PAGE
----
Internet access has also grown over the same time period, though not as fast as mobile subscription rates. Despite the aforementioned problems with infrastructure development, Kazakhstan has seen the number of internet users grow 10-fold over the past decade, with more than 10 million users in 2016. Likewise, internet penetration has risen from 3.3% in 2006 to 45% in 2011 to an estimated 72.9% % in early 2016. Government sources estimate that 82.2% of all households had an internet connection in January 2016, with 2.1 million fixed-line broadband connections. As with mobile networks, Kazakhtelecom was formerly the state-owned monopoly, but the same 2004 law allowed new entrants to the market. Today, there are four other main providers and dozens of smaller ones that purchase bandwidth from the main ISPs, but Kazakhtelecom remains the dominant player, with 85% market share and additional ownership stakes in several other downstream ISPs that give it an even more significant market position than its share might indicate.

Kazakhstan's internet speeds have improved with infrastructure upgrades of recent years but remain solidly middle of the pack globally. Kazakhtelecom introduced a 120 Mbps connection option in 2015, but no other ISP offers speeds above 100 Mbps. A 2015 industry report estimated that the average connection speed was 5.9 Mbps in 2015, a clear indication that true high-speed networks are not accessible to many Kazakhstani citizens, with rural areas especially constrained by infrastructure shortages. Service prices have been dropping since the opening of the market, but broadband internet access is still out of the reach of many. One of the tech community's key objectives in 2017 and the near future will be spreading fixed broadband access to the more remote towns that have previously been shut out from high-speed internet, giving them the tools needed to make economic and social advancements.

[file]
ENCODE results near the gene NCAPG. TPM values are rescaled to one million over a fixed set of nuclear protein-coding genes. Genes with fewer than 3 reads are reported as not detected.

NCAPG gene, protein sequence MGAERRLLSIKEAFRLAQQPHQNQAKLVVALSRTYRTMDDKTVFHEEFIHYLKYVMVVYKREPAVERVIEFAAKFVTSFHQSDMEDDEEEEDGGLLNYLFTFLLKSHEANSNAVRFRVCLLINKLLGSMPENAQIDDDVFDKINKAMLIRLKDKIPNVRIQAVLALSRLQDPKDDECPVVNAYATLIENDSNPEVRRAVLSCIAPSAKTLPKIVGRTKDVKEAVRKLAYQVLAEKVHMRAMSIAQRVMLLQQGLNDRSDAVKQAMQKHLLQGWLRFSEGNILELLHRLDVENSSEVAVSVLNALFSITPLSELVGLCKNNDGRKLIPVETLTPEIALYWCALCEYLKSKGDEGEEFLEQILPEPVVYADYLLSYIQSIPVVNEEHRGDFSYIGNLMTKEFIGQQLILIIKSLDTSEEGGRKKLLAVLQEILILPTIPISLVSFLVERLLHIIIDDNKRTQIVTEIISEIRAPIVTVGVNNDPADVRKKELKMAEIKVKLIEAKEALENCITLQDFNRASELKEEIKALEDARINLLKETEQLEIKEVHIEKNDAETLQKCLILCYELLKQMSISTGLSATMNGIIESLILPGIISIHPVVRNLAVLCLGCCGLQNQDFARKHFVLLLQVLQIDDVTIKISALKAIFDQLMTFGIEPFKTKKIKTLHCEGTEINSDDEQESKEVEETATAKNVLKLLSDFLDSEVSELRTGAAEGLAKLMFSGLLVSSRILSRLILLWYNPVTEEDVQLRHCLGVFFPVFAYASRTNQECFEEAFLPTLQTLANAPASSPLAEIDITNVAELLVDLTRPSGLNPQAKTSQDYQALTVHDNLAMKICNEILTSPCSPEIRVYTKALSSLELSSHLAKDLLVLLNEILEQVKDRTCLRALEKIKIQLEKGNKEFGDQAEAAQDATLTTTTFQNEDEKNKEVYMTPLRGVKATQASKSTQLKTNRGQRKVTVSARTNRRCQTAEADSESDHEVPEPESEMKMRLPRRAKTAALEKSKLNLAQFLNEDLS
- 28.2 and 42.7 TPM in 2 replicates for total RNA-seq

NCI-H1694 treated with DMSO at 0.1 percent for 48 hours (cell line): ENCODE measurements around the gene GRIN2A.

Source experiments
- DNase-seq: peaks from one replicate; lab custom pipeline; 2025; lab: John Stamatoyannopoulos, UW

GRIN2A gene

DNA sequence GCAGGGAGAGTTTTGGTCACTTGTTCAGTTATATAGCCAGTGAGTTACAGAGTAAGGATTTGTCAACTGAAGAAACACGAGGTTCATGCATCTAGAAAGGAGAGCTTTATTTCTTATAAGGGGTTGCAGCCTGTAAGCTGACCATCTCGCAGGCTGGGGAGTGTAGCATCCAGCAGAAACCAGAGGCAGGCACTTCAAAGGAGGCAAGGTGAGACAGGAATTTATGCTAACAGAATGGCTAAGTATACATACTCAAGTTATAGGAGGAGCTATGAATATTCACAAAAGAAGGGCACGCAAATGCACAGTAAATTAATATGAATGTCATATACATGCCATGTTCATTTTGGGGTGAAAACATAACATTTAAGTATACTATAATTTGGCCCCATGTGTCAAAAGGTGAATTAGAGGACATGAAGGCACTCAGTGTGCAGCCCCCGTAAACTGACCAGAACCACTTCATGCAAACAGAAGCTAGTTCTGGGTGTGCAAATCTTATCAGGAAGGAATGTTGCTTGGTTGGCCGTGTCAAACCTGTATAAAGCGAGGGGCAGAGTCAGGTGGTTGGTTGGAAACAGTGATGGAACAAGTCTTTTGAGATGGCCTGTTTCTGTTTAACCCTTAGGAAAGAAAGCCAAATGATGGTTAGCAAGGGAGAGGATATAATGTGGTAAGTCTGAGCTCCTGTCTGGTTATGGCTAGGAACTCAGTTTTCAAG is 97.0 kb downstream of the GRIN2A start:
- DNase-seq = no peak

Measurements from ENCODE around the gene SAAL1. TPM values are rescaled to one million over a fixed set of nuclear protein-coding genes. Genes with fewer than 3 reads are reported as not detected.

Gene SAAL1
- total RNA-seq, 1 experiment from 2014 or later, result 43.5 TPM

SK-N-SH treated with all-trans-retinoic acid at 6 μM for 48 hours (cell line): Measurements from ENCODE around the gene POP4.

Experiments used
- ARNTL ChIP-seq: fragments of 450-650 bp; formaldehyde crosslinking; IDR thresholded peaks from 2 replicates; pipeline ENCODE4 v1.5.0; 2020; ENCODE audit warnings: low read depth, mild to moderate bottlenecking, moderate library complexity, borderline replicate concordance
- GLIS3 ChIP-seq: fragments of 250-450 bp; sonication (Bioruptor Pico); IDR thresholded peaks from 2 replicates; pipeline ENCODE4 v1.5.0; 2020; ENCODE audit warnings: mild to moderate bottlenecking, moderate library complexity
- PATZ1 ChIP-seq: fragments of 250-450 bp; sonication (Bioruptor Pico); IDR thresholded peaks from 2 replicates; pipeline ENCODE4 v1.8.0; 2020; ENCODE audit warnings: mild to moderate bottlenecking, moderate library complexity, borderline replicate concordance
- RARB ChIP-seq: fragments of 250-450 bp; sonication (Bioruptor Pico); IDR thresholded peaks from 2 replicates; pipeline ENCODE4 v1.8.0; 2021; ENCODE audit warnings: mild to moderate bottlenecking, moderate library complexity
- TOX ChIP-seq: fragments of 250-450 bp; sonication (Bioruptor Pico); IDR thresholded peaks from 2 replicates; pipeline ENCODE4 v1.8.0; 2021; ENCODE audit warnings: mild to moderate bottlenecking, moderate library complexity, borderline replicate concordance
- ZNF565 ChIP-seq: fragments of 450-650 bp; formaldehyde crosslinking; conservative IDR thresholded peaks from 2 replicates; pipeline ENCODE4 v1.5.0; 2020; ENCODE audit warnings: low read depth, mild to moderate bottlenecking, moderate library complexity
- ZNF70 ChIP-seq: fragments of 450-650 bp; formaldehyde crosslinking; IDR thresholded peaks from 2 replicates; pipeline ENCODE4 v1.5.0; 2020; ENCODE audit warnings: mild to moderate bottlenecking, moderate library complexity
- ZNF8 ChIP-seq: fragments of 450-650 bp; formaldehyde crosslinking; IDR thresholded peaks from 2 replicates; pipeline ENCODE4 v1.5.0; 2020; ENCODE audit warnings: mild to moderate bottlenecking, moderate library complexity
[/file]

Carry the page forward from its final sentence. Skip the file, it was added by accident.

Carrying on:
The Trans-Eurasian Information Super Highway (TASIM) represents one of Kazakhstan's most important projects for future ICT development. First proposed in 2008, TASIM is a fiber-optic connection linking Frankfurt to Hong Kong. The proposed route would run approximately 11,000km, passing through Turkey, Georgia, Azerbaijan, Kazakhstan, and China, and provide unprecedented levels of broadband access for landlocked Eastern Europe and Central Asia regions. With an estimated cost of USD100 million, the project will be constructed in two stages: first, national operators will build transport infrastructure within their countries, then installation of the fiber-optic line will allow countries to offer broadband connectivity. TASIM is important on multiple levels. First, it should lower broadband costs and increase speeds, giving Kazakhstan's citizens the tools they need to perform the higher-level tasks a sophisticated economy calls for. TASIM also represents a new level of regional cooperation on infrastructure, a precedent that will only prove fruitful in the future as Europe and Asia look to solve some pressing economic and social issues.